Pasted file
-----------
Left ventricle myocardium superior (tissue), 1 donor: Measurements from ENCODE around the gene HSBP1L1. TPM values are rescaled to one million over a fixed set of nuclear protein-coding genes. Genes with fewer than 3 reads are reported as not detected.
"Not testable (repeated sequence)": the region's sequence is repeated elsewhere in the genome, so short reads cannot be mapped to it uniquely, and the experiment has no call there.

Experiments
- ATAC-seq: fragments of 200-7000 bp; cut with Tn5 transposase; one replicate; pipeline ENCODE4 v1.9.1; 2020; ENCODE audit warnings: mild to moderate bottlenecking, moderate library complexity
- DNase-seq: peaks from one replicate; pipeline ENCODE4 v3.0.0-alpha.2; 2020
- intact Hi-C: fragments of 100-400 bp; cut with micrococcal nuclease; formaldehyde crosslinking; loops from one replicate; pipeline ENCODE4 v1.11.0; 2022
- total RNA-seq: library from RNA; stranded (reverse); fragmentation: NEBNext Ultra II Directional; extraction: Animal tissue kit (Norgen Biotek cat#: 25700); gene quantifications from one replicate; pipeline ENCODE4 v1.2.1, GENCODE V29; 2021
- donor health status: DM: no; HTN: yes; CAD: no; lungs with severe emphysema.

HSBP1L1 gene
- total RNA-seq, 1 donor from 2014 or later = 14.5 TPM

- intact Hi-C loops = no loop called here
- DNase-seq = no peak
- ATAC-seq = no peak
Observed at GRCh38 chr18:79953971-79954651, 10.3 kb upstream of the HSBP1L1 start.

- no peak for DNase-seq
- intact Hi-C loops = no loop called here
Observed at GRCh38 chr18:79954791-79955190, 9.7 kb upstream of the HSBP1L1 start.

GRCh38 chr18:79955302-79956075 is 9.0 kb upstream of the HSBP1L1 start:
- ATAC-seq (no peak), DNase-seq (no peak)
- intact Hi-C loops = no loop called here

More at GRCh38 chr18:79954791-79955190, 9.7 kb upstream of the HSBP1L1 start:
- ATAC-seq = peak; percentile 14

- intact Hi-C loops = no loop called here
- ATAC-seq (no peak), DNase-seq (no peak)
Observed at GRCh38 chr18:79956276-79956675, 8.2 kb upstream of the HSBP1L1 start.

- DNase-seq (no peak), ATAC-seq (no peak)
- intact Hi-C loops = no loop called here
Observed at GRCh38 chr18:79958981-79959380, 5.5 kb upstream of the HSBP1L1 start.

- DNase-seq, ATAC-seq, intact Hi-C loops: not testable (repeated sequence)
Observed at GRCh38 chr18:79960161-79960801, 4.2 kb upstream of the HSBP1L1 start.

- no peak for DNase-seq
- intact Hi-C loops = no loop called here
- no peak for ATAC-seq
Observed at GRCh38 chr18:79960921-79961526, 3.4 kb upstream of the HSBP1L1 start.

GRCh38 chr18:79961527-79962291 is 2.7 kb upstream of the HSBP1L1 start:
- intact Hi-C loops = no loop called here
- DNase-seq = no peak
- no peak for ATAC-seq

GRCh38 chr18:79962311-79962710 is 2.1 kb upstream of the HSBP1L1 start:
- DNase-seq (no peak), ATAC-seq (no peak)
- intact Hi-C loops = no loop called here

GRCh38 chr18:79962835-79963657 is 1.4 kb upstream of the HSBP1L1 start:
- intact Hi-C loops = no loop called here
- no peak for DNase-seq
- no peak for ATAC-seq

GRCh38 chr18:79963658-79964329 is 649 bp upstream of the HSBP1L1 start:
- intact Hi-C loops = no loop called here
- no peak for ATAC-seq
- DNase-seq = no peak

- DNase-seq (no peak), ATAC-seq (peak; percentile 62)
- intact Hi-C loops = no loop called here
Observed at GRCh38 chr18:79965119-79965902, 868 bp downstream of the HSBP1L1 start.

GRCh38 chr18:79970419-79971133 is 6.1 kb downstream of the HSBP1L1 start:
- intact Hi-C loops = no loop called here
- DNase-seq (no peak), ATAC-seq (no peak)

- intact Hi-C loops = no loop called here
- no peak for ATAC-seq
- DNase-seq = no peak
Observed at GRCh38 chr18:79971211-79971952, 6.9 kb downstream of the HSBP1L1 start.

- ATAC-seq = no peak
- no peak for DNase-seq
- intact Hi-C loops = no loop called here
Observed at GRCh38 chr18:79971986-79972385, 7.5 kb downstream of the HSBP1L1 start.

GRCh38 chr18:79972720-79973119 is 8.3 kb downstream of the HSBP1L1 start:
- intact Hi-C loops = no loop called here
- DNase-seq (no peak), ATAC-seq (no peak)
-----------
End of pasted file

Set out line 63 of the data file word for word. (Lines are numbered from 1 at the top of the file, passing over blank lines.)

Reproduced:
Observed at GRCh38 chr18:79971986-79972385, 7.5 kb downstream of the HSBP1L1 start.